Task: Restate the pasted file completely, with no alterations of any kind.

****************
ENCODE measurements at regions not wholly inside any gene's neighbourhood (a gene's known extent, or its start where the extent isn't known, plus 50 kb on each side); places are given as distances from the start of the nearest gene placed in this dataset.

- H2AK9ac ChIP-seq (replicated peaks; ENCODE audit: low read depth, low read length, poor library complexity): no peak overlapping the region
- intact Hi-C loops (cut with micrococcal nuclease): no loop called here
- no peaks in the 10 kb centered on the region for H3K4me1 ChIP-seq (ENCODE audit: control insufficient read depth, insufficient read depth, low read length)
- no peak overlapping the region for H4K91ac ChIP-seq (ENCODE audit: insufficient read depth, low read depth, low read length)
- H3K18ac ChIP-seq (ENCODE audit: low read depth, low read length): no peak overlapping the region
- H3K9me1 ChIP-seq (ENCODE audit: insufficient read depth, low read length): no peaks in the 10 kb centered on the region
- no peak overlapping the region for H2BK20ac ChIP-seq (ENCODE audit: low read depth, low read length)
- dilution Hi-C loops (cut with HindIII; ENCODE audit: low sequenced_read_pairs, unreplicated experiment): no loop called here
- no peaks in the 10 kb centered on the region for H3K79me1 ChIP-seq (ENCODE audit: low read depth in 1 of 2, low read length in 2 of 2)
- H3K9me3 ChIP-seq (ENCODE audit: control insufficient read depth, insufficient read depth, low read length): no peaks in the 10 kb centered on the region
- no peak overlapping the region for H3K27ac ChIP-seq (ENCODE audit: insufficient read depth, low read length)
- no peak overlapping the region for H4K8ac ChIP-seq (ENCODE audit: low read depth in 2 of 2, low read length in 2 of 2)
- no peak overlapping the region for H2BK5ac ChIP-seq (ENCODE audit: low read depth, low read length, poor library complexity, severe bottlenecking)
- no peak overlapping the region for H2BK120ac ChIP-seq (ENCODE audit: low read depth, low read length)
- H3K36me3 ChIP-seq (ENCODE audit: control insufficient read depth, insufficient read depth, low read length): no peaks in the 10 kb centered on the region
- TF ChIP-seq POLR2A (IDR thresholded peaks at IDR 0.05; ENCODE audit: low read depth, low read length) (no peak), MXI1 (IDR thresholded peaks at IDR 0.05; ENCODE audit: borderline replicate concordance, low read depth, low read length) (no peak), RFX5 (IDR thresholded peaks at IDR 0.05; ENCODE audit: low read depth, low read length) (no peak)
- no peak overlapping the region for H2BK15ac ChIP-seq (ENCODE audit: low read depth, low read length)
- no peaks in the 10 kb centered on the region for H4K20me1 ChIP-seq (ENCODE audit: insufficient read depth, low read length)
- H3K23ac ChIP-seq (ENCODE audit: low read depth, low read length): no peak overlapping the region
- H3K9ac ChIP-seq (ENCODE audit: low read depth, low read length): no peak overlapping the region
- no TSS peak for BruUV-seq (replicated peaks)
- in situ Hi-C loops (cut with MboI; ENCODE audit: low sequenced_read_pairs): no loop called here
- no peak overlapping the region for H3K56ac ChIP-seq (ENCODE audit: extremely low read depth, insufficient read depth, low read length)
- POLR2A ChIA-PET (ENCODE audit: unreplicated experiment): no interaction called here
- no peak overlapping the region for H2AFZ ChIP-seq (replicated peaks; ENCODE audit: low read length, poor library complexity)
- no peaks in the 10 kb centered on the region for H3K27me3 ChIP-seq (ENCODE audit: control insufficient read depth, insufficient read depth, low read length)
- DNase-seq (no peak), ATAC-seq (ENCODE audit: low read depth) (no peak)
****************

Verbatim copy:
ENCODE measurements at regions not wholly inside any gene's neighbourhood (a gene's known extent, or its start where the extent isn't known, plus 50 kb on each side); places are given as distances from the start of the nearest gene placed in this dataset.

- H2AK9ac ChIP-seq (replicated peaks; ENCODE audit: low read depth, low read length, poor library complexity): no peak overlapping the region
- intact Hi-C loops (cut with micrococcal nuclease): no loop called here
- no peaks in the 10 kb centered on the region for H3K4me1 ChIP-seq (ENCODE audit: control insufficient read depth, insufficient read depth, low read length)
- no peak overlapping the region for H4K91ac ChIP-seq (ENCODE audit: insufficient read depth, low read depth, low read length)
- H3K18ac ChIP-seq (ENCODE audit: low read depth, low read length): no peak overlapping the region
- H3K9me1 ChIP-seq (ENCODE audit: insufficient read depth, low read length): no peaks in the 10 kb centered on the region
- no peak overlapping the region for H2BK20ac ChIP-seq (ENCODE audit: low read depth, low read length)
- dilution Hi-C loops (cut with HindIII; ENCODE audit: low sequenced_read_pairs, unreplicated experiment): no loop called here
- no peaks in the 10 kb centered on the region for H3K79me1 ChIP-seq (ENCODE audit: low read depth in 1 of 2, low read length in 2 of 2)
- H3K9me3 ChIP-seq (ENCODE audit: control insufficient read depth, insufficient read depth, low read length): no peaks in the 10 kb centered on the region
- no peak overlapping the region for H3K27ac ChIP-seq (ENCODE audit: insufficient read depth, low read length)
- no peak overlapping the region for H4K8ac ChIP-seq (ENCODE audit: low read depth in 2 of 2, low read length in 2 of 2)
- no peak overlapping the region for H2BK5ac ChIP-seq (ENCODE audit: low read depth, low read length, poor library complexity, severe bottlenecking)
- no peak overlapping the region for H2BK120ac ChIP-seq (ENCODE audit: low read depth, low read length)
- H3K36me3 ChIP-seq (ENCODE audit: control insufficient read depth, insufficient read depth, low read length): no peaks in the 10 kb centered on the region
- TF ChIP-seq POLR2A (IDR thresholded peaks at IDR 0.05; ENCODE audit: low read depth, low read length) (no peak), MXI1 (IDR thresholded peaks at IDR 0.05; ENCODE audit: borderline replicate concordance, low read depth, low read length) (no peak), RFX5 (IDR thresholded peaks at IDR 0.05; ENCODE audit: low read depth, low read length) (no peak)
- no peak overlapping the region for H2BK15ac ChIP-seq (ENCODE audit: low read depth, low read length)
- no peaks in the 10 kb centered on the region for H4K20me1 ChIP-seq (ENCODE audit: insufficient read depth, low read length)
- H3K23ac ChIP-seq (ENCODE audit: low read depth, low read length): no peak overlapping the region
- H3K9ac ChIP-seq (ENCODE audit: low read depth, low read length): no peak overlapping the region
- no TSS peak for BruUV-seq (replicated peaks)
- in situ Hi-C loops (cut with MboI; ENCODE audit: low sequenced_read_pairs): no loop called here
- no peak overlapping the region for H3K56ac ChIP-seq (ENCODE audit: extremely low read depth, insufficient read depth, low read length)
- POLR2A ChIA-PET (ENCODE audit: unreplicated experiment): no interaction called here
- no peak overlapping the region for H2AFZ ChIP-seq (replicated peaks; ENCODE audit: low read length, poor library complexity)
- no peaks in the 10 kb centered on the region for H3K27me3 ChIP-seq (ENCODE audit: control insufficient read depth, insufficient read depth, low read length)
- DNase-seq (no peak), ATAC-seq (ENCODE audit: low read depth) (no peak)